Propaganda can only be countered by a firm grounding in who we are and what we are loyal to. The man whose life is full of meaningful relationships and tied to the shared moral vision of his community has no need to look for the cheap artificial identities that modern leftism offers.

In the preamble to the Constitution, the founders remind us that the United States is not just a vision for the current generation but a heritage to be handed down to our posterity. If conservatives want to fight back against the putrid identity politics of the left, they must instill the organic identity that the founders relied on to make America great: the Christian faith, the regional traditions that came predominately from Europe before taking on a distinctly American flavor, and the voluntary communal associations that defined so much of day-to-day life. This also means taking back the responsibility to educate our children and carefully select the media we consume. We cannot hand the minds of the next generation over to those who seek to destroy us and expect them to be returned intact.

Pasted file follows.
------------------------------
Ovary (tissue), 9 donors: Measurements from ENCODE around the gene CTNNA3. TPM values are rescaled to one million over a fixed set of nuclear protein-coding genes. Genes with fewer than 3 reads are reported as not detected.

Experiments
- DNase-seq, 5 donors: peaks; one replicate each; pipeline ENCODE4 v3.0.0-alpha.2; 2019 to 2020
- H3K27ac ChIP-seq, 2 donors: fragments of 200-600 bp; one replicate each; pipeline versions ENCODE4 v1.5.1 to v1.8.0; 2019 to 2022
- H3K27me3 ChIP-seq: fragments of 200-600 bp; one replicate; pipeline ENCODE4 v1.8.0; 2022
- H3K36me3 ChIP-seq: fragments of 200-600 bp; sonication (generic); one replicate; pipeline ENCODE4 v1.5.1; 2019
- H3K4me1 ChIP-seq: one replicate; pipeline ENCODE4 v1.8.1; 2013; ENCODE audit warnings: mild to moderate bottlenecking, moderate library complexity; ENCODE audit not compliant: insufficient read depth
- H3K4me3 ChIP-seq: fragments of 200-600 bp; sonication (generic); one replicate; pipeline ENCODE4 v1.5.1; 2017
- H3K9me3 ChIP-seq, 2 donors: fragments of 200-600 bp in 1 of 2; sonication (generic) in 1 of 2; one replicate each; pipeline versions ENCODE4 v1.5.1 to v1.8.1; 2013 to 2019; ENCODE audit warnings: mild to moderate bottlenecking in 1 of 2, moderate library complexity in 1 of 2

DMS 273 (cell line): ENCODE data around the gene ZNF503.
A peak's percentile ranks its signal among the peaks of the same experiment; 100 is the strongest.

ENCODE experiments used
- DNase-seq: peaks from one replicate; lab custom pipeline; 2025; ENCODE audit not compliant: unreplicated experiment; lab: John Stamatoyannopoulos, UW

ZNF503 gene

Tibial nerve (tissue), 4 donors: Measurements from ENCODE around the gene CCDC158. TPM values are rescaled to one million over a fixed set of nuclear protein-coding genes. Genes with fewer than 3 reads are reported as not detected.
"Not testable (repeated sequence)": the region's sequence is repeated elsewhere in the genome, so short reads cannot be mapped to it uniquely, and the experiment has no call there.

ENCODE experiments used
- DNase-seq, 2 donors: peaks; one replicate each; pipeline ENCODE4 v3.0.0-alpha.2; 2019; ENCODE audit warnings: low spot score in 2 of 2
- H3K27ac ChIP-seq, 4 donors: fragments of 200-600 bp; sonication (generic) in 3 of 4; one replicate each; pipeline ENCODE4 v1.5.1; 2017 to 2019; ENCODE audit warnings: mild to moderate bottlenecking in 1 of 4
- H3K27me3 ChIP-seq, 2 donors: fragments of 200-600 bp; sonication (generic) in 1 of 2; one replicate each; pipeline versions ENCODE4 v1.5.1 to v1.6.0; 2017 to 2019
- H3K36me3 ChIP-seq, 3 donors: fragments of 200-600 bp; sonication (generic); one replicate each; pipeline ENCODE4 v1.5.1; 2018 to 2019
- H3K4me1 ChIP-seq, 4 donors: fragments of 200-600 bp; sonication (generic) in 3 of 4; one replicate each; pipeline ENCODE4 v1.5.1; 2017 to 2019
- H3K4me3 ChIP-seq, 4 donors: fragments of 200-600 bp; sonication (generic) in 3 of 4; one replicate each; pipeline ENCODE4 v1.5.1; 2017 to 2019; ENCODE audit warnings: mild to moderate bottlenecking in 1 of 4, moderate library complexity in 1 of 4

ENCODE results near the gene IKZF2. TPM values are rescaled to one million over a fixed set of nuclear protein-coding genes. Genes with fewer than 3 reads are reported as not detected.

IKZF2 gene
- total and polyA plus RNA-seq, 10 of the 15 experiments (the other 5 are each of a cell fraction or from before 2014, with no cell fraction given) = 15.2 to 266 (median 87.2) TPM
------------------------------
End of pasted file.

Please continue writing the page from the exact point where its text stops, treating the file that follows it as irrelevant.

In a sea of ideological propaganda and social conditioning, only the organic network of faith, family, tradition, and duty can bind against the raging tides. In the battle against identity politics and social programming, the answer is not radical atomization of the individual, but the healthy and powerful identity that our founding fathers promised as the birthright of this great nation.

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Auron MacIntyre

Auron MacIntyre

BlazeTV Host

Auron MacIntyre is the host of “The Auron MacIntyre Show” and a columnist for Blaze News.
@AuronMacintyre →